(d) Before using a micrometer, wipe it off and pull a piece of paper
between the anvil and end of the spindle.
(e) The micrometer should operate freely with no play in its travel. If
a micrometer has play, or if it binds, it should be returned to the manufacturer
for reconditioning. This condition is caused by abuse or uneven wear.
(f) Check the micrometer screw periodically with a precision gage block
in at least four places other than zero to verify its accuracy. Simply measure a
selected group of blocks ranging from 0 to 1 inch.
(g) Clean micrometer mechanism whenever it becomes gummy, contains
abrasive grit, or whenever it is to be adjusted. Use an approved cleaning agent.
(h) When the faces of the spindle and anvil become worn and they are no
longer flat and parallel to each other, the error should not exceed 0.0002 inch on
a micrometer which is graduated to control measurements to a limit of 0.001 inch
and should not exceed 0.00005 inch on a micrometer which is graduated to control
measurements to a limit of 0.0001 inch. Measuring a ball at several points over
the surface of the anvils will show up any error in parallelism. Parallelism can
be tested by means of two balls mounted in an aluminum holder. If the anvils are
in error more than the allowable maximum, the micrometer should be returned to the
manufacturer for repair.
(i) In adjusting a micrometer to read correctly, the thimble is not set
to 0 when the anvil is in contact with the spindle, but is set at some dimension to
distribute the error. For example, if a micrometer screw had an accumulating error
of 0.0003 inch in the length of its travel, and it were set correctly at 0, it
would be 0.0003 at 1 inch. However, if the micrometer were set correctly in the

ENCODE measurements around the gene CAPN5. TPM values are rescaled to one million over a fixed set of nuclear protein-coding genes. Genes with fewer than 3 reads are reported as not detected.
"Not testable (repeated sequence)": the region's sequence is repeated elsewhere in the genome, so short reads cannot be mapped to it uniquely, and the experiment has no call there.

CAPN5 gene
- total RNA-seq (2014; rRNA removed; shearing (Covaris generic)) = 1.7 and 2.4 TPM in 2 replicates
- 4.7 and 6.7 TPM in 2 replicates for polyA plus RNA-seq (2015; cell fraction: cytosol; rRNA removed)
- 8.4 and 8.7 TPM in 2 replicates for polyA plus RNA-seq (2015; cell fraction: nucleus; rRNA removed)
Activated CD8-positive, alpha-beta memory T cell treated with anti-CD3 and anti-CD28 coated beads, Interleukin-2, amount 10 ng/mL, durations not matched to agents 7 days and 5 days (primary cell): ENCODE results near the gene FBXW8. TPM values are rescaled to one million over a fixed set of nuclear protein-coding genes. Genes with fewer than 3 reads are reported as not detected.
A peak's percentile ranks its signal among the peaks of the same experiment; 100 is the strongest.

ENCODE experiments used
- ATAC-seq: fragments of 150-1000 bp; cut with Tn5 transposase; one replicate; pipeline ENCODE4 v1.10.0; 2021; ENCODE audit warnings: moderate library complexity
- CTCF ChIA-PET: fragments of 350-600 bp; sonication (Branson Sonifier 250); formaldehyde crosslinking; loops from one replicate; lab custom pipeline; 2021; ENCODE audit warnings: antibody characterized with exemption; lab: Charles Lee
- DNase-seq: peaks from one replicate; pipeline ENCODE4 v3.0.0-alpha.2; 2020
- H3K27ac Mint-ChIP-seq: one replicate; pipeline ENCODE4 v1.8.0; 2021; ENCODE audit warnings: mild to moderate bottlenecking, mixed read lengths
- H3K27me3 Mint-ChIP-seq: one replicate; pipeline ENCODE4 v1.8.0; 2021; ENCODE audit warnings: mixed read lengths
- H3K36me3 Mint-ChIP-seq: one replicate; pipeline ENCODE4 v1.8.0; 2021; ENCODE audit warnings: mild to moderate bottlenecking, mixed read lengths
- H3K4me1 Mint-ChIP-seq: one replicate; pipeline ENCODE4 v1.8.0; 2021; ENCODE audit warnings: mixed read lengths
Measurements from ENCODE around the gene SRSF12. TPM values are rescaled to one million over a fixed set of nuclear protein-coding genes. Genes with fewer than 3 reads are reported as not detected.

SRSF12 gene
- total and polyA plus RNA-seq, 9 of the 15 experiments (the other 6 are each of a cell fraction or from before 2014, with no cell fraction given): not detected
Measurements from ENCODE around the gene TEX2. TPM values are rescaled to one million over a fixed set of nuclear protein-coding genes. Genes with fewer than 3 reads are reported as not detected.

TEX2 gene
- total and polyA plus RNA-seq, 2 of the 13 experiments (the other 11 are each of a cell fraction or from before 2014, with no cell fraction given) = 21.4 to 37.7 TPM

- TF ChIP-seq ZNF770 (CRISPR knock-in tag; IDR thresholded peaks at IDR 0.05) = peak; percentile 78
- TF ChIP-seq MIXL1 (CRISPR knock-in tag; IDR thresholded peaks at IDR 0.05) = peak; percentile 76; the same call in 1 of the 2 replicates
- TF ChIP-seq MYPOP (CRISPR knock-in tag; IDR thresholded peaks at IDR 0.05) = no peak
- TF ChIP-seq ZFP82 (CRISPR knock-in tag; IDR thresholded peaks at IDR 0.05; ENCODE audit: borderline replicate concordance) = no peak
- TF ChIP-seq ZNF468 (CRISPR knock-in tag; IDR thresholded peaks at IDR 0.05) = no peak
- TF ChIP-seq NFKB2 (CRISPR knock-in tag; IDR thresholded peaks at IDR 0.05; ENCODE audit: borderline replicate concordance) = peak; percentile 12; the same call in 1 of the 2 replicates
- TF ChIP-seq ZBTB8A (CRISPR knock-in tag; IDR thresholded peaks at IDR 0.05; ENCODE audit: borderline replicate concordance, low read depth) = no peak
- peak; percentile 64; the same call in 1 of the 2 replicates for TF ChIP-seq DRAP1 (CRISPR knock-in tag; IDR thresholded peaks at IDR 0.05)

center of its travel, it would be 0.00015 under at 0 and 0.00015 over at 1 inch,
which is a much better condition. Because a micrometer does not return exactly to
0 when the anvil and spindle contact, it does not mean that it is not adjusted
properly. Turn the friction sleeve with a small spanner wrench to compensate for
minor wear on the anvil and spindle or on the screw.
f. Thickness (feeler) gages.
(1) General. Thickness (feeler) gages are fixed in leaf form to permit the
checking and measuring of small openings such as contact points, narrow slots and
so forth. They are widely used to check the flatness of parts in straightening and
grinding operations and in squaring objects with a try square. Thickness gages are
made in many shapes and sizes; usually 2 to 26 blades are grouped into one tool and
graduated in thousandths of an inch (fig 61). Most thickness gage blades are
straight, but some are bent at the end at 45 and 90 angles. Some thickness gages
are grouped so that there are several short and several long blades together.
Thickness gages are also available in single blades and in strip form for specific
measurements. For convenience, groups of thickness blades are equipped with a
locking screw in the case that locks the blade to be used in the extended position.
(2) Care of gages. Always coat metal parts of all gages with a light film
of oil when not in use to prevent rust. Store gages in separate containers. Do
not pile gages on each other. Always return blades of leaf-type gages to the case
after use. Keep graduations and markings on all gages clean and legible. Do not
drop any gage--minute scratches or nicks will result in inaccurate measurements.